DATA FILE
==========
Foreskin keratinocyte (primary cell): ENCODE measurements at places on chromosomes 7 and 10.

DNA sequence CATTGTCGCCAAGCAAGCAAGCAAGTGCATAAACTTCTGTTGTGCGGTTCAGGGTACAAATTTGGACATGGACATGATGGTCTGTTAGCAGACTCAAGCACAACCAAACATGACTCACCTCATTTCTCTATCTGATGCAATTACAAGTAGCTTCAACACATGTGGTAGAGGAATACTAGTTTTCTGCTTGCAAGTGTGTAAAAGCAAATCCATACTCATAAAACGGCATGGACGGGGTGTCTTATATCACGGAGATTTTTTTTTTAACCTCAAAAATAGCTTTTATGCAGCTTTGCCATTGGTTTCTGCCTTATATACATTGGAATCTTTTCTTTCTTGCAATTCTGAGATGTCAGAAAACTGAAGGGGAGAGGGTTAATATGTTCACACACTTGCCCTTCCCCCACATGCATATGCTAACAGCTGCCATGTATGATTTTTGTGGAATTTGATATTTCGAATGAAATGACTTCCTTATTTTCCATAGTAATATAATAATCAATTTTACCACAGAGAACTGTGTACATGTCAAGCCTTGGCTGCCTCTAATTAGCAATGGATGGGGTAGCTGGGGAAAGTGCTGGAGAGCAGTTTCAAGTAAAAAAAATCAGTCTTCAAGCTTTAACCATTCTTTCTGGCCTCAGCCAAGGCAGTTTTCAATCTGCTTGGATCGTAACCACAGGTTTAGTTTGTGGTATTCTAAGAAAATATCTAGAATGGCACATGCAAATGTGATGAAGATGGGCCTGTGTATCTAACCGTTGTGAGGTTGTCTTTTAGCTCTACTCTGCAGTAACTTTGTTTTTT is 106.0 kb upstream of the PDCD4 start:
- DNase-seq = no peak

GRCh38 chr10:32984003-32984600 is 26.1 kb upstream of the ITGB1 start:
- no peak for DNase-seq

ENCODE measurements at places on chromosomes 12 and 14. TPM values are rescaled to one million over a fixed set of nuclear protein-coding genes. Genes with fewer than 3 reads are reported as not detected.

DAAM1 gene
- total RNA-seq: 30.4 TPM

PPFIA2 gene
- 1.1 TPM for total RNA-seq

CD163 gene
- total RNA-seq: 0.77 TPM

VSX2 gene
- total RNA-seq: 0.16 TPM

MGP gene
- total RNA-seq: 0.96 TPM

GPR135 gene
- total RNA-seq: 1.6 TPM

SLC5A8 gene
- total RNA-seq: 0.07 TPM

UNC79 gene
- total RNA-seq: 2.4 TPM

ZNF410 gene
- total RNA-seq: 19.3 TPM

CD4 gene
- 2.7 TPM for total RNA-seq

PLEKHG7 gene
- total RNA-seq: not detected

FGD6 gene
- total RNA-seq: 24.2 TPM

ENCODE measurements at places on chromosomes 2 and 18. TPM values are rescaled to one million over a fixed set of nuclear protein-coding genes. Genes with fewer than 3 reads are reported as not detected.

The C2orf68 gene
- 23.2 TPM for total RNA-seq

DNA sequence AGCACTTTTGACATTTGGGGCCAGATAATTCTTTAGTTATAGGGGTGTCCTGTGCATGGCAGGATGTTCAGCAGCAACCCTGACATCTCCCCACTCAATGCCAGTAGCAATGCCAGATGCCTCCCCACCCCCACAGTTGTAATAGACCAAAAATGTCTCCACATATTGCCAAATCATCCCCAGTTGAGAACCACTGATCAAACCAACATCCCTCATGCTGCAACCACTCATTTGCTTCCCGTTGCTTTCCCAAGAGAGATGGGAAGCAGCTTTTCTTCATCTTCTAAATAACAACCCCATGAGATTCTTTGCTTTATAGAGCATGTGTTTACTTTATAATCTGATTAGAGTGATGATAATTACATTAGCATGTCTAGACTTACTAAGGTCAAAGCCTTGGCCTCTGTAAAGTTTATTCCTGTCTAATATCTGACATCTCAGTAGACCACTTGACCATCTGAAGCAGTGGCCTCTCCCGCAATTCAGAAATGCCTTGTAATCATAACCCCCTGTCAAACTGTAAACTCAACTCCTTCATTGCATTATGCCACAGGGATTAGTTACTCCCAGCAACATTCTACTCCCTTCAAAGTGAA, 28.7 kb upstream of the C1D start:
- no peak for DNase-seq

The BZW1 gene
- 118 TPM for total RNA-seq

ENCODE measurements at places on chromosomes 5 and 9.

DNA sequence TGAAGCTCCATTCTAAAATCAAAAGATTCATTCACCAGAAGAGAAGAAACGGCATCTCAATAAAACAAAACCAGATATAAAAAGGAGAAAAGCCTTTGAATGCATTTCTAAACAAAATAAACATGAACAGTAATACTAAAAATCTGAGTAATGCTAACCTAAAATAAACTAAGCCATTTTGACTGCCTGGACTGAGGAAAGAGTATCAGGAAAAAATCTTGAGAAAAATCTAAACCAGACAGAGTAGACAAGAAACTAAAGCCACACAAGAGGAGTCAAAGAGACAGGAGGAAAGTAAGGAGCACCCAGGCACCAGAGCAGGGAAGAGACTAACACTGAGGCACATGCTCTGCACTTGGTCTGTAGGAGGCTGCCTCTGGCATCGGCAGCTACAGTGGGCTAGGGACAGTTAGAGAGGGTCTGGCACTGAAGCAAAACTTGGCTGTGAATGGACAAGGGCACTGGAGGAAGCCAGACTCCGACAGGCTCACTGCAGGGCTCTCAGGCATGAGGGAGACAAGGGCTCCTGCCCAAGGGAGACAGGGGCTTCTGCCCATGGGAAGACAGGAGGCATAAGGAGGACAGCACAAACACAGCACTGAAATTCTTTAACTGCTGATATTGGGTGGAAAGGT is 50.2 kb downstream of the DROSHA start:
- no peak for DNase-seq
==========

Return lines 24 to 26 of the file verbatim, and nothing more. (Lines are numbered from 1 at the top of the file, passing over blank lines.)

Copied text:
- total RNA-seq: 19.3 TPM

CD4 gene
- 2.7 TPM for total RNA-seq